Hello, health colleagues, and welcome to the European Alliance for Personalised Medicine (EAPM) update – we are looking forward very much to the 9th EU Presidency Conference, under the auspices of the Portuguese EU Presidency, which takes place online on Monday, 8 March from 9-16h CET – the aim of the game is all about establishing a health policy framework across the EU, writes EAPM Executive Director Denis Horgan.
EU Presidency Conference
The EAPM conference will feature a wide range of keynote speakers from across the EU, including Christine Chomienne, vice chairwoman of the Mission Board Cancer at the European Commission and professor of Cellular Biology at the Université deParis, France, MEP Pernille Weiss, and Daria Julkowska, co-ordinator of the European Joint Programme on Rare Diseases.
In terms of the themes undertaken by the conference, these will include propelling health care through an effective governance framework, and update on the Europe Beating Cancer Plan, and the role of biomarkers and advanced molecular diagnostics.
Health-care systems are not always ready to respond to the opportunities. The disruptive nature of personalised care challenges traditional patterns of thinking. Practices, presumptions and even prejudices that date from before the millennium resist a 21st century approach to healthcare.
The conference will be seeking to move towards establishing a policy framework, in order to realize the potential of personalised health care, and not only in Europe: Europe’s engagement in global research and scientific enterprise can benefit the population of the entire planet.
As far as the conference is concerned, it is absolutely clear that it is necessary to formulate a personalised healthcare-centred strategy involving decision makers and regulators in the arena of public health, to enable the EU and member states to contribute to integrating personalised medicine into clinical practicewhile enabling much-greater access for patients.
For the opening session, which is entitled propelling health care through an effective governance framework, at the start of the 2020s, wide-ranging changes are under way in European society and governance, with a new European Commission, a freshly-elected European Parliament, and a growing conviction among Europe’s policymakers that people must be at the centre of any successful and sustainable strategy. The ambition of new Commission President Ursula von der Leyen is a Europe that ‘must lead the transition to a healthy planet and a new digital world’. And Health Commissioner Stella Kyriakides acknowledges that “European citizens expect the peace of mind that comes with access to health care… and protection against epidemics and diseases.”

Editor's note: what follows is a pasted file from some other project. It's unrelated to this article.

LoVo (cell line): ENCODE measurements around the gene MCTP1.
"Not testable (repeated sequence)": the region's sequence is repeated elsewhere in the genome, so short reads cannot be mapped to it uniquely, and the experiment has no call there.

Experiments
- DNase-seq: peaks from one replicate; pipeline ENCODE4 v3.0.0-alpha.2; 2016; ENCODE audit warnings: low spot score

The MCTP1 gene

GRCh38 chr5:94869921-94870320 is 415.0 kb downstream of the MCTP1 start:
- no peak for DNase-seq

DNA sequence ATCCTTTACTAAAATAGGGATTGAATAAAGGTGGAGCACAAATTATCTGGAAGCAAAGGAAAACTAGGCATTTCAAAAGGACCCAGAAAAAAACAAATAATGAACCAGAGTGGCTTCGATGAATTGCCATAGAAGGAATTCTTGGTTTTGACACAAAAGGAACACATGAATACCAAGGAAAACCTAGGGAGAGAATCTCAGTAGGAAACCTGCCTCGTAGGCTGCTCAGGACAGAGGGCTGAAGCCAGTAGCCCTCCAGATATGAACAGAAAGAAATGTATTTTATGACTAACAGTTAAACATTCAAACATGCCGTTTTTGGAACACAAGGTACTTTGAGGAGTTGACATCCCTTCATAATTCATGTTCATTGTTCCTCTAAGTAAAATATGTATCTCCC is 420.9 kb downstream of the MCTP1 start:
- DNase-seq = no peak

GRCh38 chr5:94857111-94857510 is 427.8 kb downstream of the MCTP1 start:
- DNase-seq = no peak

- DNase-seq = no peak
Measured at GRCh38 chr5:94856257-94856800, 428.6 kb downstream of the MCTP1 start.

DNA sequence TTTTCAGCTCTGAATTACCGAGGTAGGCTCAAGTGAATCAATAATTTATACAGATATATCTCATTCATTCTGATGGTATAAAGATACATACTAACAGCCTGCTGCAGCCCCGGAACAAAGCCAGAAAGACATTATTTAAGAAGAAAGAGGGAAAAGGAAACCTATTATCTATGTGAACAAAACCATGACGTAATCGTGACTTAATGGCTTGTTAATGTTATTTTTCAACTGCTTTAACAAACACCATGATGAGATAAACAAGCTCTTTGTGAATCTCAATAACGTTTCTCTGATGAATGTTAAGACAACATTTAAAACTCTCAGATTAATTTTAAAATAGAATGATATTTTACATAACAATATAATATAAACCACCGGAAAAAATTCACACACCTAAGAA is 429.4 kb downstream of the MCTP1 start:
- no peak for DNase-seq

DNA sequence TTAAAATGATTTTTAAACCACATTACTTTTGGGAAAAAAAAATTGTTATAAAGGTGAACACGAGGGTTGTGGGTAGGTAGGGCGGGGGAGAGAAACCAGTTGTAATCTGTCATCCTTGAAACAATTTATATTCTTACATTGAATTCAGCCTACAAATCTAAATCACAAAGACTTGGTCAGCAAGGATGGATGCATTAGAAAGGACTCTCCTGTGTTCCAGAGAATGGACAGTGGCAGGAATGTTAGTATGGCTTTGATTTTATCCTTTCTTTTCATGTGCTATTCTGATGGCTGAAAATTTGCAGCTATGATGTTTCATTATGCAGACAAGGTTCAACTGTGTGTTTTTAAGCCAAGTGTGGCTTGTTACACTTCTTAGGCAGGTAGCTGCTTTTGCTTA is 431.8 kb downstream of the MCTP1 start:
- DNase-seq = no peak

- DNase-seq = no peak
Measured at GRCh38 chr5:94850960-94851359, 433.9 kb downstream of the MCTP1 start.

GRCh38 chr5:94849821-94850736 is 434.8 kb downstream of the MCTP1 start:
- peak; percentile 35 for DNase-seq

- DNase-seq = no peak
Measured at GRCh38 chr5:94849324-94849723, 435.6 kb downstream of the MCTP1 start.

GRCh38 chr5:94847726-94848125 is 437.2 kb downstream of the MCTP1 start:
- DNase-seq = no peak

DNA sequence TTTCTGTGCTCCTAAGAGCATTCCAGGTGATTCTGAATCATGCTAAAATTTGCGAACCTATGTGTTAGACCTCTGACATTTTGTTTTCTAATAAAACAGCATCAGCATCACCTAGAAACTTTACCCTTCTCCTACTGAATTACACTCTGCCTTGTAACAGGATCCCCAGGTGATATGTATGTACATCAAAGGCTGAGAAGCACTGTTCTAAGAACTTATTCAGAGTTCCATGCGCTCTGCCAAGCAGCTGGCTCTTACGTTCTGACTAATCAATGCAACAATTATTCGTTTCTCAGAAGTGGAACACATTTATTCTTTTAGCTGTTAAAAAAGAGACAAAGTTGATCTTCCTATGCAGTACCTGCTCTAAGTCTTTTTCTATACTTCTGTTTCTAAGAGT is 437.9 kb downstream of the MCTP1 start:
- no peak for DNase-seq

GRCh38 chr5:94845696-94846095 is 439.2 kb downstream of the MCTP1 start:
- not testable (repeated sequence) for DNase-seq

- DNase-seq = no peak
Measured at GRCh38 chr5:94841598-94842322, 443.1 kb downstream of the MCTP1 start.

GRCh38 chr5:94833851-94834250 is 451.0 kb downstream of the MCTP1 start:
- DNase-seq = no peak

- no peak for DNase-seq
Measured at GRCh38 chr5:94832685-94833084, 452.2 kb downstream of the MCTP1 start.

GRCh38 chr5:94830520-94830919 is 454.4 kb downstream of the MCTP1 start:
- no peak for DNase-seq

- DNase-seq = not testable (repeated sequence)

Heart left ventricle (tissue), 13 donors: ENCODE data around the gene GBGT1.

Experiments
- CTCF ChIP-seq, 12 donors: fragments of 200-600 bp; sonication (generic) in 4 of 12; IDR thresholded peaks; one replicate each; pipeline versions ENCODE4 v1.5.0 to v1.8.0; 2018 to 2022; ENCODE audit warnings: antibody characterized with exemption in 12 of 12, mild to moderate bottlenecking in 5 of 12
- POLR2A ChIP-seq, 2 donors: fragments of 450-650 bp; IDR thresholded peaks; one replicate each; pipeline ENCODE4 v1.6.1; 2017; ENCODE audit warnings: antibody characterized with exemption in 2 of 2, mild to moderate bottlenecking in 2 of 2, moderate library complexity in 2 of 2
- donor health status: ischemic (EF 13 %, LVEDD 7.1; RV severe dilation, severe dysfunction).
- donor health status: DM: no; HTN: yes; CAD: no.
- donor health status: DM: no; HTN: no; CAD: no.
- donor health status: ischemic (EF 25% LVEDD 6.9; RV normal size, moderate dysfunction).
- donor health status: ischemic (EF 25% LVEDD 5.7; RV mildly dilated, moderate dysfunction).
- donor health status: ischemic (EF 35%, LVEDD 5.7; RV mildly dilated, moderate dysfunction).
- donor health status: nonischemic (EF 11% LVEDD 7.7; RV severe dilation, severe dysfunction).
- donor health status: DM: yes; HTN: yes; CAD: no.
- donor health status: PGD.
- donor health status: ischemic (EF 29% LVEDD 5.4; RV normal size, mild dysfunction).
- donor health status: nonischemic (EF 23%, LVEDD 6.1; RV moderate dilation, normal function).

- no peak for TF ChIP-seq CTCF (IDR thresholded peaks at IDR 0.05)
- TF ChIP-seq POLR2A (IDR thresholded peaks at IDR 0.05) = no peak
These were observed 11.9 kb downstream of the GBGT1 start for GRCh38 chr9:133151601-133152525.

The second session deals with the EU’s Beating Cancer Plan, and the conference will examine the new technologies, research and innovation that the Cancer Plan is taking as a starting point, in terms of setting out a new EU approach to cancer prevention, treatment and care.
Europe's Beating Cancer Plan will be supported by actions spanning across policy areas from employment, education, social policy and equality, through marketing, agriculture, energy, the environment and climate, to transport, cohesion policy, and taxation. A total of €4 billion is being earmarked for actions addressing cancer, including from the EU4Health programme, Horizon Europe and the Digital Europe programme. Expectations have been heightened by European strategists’ attachment to three key ingredients for courageous transformation: incentives, innovation, and investment. These reflect the pre-conditions for boosting health care into higher levels of efficiency, where the value of personalised medicine approaches can be fully appreciated and make its full contribution to Europe’s citizens.
This discussion of personalised health-care depicts a Europe where many chances for improvement are not yet fully being taken up. But this is not merely a catalogue of deficiencies. The variations and inefficiencies it presents are an argument for triggering radical rethinking, and for making the most of personalised health care. It highlights the endorsement of incentives, innovation, and investment by a new breed of Europe’s leaders. And it focuses on the ambitions that would support the development of personalised health care, diagnostics and medicines.
Everyone - from newborn babies to the elderly, from sufferers from chronic disease to acute cancer patients, and from health ministries to funding agencies - stands to gain. The price is nothing more than a shift in policy. The prize – in terms of value to the economy and to lives - is priceless.
As far as the role of biomarkers and advanced molecular diagnostics is concerned, the conference will also deal with this important subject in a latter session - today, biomarkers have immense scientific and potential clinical value in the diagnostic testing pipeline. They span the broad diagnostic sector from the genome to the phenome over various ‘-ome’ levels and have been used since the earliest days of the application of molecular biology. A biomarker signature is capable of revealing specific biological traits or measurable physiological changes, according to a disease status, physiological or pathological condition, or after drug application.